Where to start??

Discussion in 'Photography Beginners' Forum' started by DanielleGoodPhotos, Sep 20, 2009.

  1. DanielleGoodPhotos

    DanielleGoodPhotos TPF Noob!

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    I have a Nikon D60 with 18-55mm & 55-200mm lenses. I use a Mac, so I have iPhoto for basic editing. Funds are extremely low right now, but I want to start working towards what I need. What did you find was most helpful to have when you were first starting out? What couldn't you live without? Basically, where in the world do I start!?!
    My main focus will be infant/children, family photography and occasional senior pictures in natural outdoor environments. Thanks so much!
     
  2. mammarazzi

    mammarazzi TPF Noob!

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    I'm new to it all too and others have told me that for portraits a good fixed lense like the 50mm f/1.8 is a good one. Only thing is with that you have to shoot manually with a D60. I'm waiting on mine to come in. It's only around like $125.
     
  3. stierzy34

    stierzy34 TPF Noob!

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    Although I just got a DSLR, the camera I had before it, I had to buy a circular polarizer. I shot a lot of pictures of cars though. A tripod is always a good addition as well for low light or long exposure pictures.

    Really though, go out, shoot, and have fun. You should have enough lens there to last you awhile!
     
  4. Derrel

    Derrel Mr. Rain Cloud

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    I think one of the best investments you could make is to do a bit of research and find out how to make some light modifiers, like large,rectangular (NOT circular!) reflector panels using PVC pipes and fabrics in white, silver lame,and also transparent white fabrics for softening and diffusing natural light or electronic flash. Common words are panel, reflector, scrim, and reflector panel--they all are referring to a frame which has a fabric fitted to it, to either reflect light, subtract light, or to diffuse light. "Scrim lighting" is remarkably versatile,and is an entire discipline unto itself. Simple, and incredibly versatile and variable and suitable for many situations,and actually pretty inexpensive compared to larger softboxes,etc.

    To do successful outdoor photography, a person needs to be able to find good light, or to make good light out of marginal or poor light. Reflectors will allow you to fill-in shadows both indoors, and outdoors. Rectangular reflectors are MUCH easier to prop up, or to clamp, and you can make them yourself out of PVC pipe and pipe elbows,and a bit of DIY sweat equity. They are low-cost,but the value they give is very high. Round, collapsible reflectors are very portable, but they do not reflect nearly as much light,and they need special, high-priced grip equipment to get them to stay in position.

    A single 42x78 inch reflector panel can be fitted with white reflective, silver reflective, gold reflective, or subtractive black fabric, OR transparent white fabric--all held in place with 4 corner elastics. Look at the Scrim Jim line of factory products. These panels can also be used to bounce flash units off of, or you can shoot flash heads through the panels when the transparent white fabrics are mounted,and you have the ability to custom-adjust the light source to your needs, based on how far the lights are from the scrims. You can even remove the fabrics and place them on the ground,and you can also use the panels fitted with other fabrics for tight head shots. The guy who has the Lighting Magic web site has a ton of free lessons that you might wish to check out.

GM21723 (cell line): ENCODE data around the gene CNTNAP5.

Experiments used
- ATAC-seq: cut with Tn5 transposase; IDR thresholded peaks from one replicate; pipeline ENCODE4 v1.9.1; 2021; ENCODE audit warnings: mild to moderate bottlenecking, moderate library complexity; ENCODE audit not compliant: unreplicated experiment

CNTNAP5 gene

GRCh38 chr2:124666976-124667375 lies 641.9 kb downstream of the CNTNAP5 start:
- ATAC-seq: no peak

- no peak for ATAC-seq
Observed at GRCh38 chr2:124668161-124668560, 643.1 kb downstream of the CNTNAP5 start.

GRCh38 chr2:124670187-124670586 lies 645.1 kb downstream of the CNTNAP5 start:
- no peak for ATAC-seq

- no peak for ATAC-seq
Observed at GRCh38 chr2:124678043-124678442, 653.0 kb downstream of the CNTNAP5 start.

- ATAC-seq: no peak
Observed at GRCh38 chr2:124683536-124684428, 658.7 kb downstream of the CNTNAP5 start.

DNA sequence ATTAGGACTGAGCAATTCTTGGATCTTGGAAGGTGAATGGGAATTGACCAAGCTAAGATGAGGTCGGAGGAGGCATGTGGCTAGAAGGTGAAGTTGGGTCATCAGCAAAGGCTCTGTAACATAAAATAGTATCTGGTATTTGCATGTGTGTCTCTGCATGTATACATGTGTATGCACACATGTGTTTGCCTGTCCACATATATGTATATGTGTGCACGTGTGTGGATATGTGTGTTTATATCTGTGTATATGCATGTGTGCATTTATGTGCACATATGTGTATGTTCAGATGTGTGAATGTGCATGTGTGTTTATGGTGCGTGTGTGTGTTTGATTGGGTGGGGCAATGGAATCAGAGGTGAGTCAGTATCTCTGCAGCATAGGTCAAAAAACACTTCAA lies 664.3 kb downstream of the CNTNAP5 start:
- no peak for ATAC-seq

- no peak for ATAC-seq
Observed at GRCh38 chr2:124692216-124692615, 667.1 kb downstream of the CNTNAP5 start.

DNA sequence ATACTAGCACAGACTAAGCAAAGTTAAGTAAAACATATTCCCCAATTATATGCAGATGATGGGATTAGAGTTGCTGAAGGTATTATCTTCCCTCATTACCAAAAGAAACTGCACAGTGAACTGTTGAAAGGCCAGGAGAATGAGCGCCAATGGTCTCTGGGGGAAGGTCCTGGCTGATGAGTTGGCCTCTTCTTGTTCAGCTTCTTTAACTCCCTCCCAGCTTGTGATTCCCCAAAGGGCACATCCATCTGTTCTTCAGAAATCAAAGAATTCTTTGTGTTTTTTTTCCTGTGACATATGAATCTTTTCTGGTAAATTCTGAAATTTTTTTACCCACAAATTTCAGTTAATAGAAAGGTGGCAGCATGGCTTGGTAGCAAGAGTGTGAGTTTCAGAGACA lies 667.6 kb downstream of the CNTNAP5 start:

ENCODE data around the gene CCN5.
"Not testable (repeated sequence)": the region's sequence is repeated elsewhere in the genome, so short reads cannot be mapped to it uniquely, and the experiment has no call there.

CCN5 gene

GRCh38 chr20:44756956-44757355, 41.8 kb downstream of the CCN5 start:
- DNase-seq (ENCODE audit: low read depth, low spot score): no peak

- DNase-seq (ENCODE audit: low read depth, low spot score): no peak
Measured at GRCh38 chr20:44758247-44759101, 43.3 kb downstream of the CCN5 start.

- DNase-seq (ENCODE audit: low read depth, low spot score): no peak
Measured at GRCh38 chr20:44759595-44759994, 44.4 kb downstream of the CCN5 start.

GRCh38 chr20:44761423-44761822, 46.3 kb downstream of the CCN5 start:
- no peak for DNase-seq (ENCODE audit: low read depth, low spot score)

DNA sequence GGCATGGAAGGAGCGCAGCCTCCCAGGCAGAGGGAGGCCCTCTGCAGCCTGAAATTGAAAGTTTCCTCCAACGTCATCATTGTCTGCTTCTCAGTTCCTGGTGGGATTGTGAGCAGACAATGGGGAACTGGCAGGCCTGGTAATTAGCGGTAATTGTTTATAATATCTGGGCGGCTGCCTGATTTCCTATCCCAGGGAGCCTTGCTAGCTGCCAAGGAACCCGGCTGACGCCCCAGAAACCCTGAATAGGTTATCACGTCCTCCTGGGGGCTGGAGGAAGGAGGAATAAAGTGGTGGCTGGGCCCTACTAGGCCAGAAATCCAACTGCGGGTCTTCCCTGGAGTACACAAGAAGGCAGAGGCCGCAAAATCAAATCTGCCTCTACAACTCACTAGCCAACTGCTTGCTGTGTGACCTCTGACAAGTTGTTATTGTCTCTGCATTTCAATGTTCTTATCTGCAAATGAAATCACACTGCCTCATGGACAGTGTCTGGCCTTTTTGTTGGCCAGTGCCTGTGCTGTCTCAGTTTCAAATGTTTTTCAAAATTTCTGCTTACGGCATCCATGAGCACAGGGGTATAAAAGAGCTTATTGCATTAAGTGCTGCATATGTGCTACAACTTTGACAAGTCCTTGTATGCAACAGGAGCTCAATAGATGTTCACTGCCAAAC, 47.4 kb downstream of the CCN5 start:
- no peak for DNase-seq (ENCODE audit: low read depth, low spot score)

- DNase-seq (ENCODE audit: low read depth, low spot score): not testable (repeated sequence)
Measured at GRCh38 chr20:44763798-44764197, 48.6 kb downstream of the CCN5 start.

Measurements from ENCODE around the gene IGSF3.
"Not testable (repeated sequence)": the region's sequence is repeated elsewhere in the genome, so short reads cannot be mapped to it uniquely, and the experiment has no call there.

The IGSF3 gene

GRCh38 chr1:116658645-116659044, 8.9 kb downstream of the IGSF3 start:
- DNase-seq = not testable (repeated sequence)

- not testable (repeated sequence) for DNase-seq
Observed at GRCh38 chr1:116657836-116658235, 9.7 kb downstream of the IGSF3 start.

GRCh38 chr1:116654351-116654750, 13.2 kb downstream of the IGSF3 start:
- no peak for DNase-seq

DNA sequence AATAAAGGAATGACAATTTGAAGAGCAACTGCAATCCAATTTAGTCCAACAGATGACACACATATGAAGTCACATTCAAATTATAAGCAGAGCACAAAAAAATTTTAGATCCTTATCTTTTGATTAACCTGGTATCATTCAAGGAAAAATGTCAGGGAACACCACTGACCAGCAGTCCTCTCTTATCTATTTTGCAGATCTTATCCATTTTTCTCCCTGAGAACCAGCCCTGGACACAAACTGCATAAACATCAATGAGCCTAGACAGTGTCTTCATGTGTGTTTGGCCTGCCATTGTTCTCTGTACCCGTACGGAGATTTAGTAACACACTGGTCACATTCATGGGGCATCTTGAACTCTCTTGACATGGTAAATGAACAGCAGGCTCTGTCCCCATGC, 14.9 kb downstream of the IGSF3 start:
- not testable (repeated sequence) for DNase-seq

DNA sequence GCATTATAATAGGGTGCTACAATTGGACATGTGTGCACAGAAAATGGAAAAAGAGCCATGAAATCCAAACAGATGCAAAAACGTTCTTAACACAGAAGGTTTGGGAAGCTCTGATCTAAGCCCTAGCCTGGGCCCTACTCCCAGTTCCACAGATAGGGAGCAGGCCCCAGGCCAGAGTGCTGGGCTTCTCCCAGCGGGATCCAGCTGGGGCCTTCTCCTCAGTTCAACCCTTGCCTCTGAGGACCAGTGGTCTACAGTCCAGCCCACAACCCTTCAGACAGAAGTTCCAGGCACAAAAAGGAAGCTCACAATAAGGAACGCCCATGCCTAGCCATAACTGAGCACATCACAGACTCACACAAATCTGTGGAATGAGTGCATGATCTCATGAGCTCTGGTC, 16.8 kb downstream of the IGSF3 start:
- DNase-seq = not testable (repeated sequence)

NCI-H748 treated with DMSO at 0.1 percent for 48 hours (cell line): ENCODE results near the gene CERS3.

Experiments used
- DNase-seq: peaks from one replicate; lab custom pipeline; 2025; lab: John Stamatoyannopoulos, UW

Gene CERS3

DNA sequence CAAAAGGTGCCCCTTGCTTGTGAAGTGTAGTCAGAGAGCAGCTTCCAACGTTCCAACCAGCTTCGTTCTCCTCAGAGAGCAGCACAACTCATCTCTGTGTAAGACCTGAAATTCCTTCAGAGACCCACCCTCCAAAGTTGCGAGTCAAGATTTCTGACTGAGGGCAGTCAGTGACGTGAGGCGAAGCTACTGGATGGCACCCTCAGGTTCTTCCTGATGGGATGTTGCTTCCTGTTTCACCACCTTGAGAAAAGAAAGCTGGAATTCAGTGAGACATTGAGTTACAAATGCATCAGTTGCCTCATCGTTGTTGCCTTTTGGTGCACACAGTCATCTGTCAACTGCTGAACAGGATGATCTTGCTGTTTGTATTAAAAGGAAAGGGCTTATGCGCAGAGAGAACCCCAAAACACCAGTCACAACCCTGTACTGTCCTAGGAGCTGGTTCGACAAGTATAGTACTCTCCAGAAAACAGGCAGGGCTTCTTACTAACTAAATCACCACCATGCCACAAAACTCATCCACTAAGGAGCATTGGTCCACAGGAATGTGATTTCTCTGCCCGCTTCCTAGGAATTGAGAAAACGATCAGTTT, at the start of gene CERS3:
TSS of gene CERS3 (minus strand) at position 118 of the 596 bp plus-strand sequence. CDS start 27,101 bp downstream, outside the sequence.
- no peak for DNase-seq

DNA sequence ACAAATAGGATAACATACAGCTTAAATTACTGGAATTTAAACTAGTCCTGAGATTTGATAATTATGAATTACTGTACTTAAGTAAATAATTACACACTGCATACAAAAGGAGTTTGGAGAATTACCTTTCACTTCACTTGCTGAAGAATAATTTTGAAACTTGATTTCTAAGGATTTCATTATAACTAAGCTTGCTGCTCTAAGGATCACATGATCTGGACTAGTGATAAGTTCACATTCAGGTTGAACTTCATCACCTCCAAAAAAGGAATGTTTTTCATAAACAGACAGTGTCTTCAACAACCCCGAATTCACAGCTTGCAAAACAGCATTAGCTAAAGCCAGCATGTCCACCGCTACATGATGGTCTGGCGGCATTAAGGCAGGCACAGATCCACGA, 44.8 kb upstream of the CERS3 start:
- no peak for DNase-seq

One of my mentors told me about "scrim lighting" in the late 1970's. It is a commercial photography mainstay,and well worth checking into. It is remarkably adaptable to family photography.Diffusion Panels
     
    Last edited: Sep 21, 2009
  5. patrickt

    patrickt TPF Noob!

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    "Really though, go out, shoot, and have fun. You should have enough lens there to last you awhile!"

    Good advice. Go out and take pictures. What you buy depends on how and what you shoot. So, shoot and see what you need.
     
  6. bigtwinky

    bigtwinky No longer a newbie, moving up!

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    In terms of equipment, a 50mm f/1.8 is probably your best purchase right now. Its a great portrait lens on a crop sensor camera like yours, and will help greatly in low light shots. However, on Nikons, you might have to get a more expensive version that has an autofocus motor in the lens. Nikonians can chime in in more detail on this, I shoot Canon and dont have that issue with the 50mm. If you get the cheapy $100 version, you will be manual focusing. Which can be good as it will force you to take time to setup a shot.

    After that, you are looking at getting an external flash unit, one that mounts on your hotshoe.

    If you are still into portraits, looking at ways to get that flash off camera (strobes, transmitters or extension wires) will be your next stop.

    Then looking at upgraded lenses and further down the road, camera body
     
  7. PhotoXopher

    PhotoXopher TPF Noob!

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    For me a fast mid range zoom is something I've found I 'need'... I had a Nikon 35-70 f/2.8 and sold it, regretted it and just bought a Tamron 28-75 f/2.8 to replace it.

    Not only are they great walk around lenses but they are quite capable of portraits and around the house photos of the kids in action as well.
     
  8. DanielleGoodPhotos

    DanielleGoodPhotos TPF Noob!

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    Thanks everyone!!! I have a lot of researching to do now!
     

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